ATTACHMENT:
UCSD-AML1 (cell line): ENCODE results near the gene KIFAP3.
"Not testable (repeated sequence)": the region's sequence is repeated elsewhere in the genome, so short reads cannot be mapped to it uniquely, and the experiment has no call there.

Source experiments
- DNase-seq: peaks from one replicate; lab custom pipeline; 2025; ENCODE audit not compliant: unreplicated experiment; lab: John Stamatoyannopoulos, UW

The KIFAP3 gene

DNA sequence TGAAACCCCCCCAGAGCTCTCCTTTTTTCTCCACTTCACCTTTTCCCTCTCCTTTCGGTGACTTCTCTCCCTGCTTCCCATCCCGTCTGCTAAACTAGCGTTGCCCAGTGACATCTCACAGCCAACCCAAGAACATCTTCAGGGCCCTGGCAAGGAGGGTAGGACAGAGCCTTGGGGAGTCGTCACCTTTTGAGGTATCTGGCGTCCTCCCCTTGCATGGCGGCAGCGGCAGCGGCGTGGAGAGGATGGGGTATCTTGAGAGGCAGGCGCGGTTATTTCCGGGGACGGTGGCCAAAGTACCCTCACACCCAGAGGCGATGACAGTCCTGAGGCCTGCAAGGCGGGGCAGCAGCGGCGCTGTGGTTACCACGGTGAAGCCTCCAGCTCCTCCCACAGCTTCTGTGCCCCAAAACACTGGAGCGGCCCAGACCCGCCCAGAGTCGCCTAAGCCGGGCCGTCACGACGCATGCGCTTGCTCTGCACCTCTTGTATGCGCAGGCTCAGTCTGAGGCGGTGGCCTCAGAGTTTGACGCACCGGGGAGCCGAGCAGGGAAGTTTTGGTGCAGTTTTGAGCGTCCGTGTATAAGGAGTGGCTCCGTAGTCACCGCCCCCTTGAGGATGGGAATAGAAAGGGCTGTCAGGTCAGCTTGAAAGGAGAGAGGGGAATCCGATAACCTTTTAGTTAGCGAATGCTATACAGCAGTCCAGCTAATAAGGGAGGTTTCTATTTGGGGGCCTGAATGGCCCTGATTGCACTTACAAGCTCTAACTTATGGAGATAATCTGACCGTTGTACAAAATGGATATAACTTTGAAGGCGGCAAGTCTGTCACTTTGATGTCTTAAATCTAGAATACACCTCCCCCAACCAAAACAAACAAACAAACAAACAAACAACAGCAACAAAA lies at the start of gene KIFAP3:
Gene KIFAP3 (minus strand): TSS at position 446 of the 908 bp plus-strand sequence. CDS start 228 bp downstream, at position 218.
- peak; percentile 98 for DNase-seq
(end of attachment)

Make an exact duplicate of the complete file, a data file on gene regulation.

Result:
UCSD-AML1 (cell line): ENCODE results near the gene KIFAP3.
"Not testable (repeated sequence)": the region's sequence is repeated elsewhere in the genome, so short reads cannot be mapped to it uniquely, and the experiment has no call there.

Source experiments
- DNase-seq: peaks from one replicate; lab custom pipeline; 2025; ENCODE audit not compliant: unreplicated experiment; lab: John Stamatoyannopoulos, UW

The KIFAP3 gene

DNA sequence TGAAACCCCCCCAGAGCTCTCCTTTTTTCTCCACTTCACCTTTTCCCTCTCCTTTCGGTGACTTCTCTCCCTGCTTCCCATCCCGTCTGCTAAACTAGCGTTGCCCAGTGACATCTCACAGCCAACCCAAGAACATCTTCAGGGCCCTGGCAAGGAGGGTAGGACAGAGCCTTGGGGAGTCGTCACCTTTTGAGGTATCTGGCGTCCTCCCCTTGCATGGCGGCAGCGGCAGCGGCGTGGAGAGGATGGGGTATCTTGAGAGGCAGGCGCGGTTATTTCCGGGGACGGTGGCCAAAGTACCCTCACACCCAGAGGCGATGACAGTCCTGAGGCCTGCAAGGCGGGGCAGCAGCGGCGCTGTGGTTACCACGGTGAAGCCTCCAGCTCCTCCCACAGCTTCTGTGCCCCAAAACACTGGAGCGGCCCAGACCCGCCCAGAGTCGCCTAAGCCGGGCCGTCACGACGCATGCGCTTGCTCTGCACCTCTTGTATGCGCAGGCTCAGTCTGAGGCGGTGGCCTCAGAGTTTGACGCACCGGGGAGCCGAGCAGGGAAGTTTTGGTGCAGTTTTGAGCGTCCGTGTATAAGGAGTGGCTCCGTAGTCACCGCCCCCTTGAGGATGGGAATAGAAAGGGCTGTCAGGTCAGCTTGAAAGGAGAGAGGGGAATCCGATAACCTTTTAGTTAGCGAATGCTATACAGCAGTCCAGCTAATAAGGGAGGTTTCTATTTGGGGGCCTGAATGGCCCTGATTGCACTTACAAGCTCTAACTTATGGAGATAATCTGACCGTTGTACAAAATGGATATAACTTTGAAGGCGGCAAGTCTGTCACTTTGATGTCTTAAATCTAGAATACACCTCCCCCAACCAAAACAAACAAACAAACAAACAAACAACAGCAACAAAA lies at the start of gene KIFAP3:
Gene KIFAP3 (minus strand): TSS at position 446 of the 908 bp plus-strand sequence. CDS start 228 bp downstream, at position 218.
- peak; percentile 98 for DNase-seq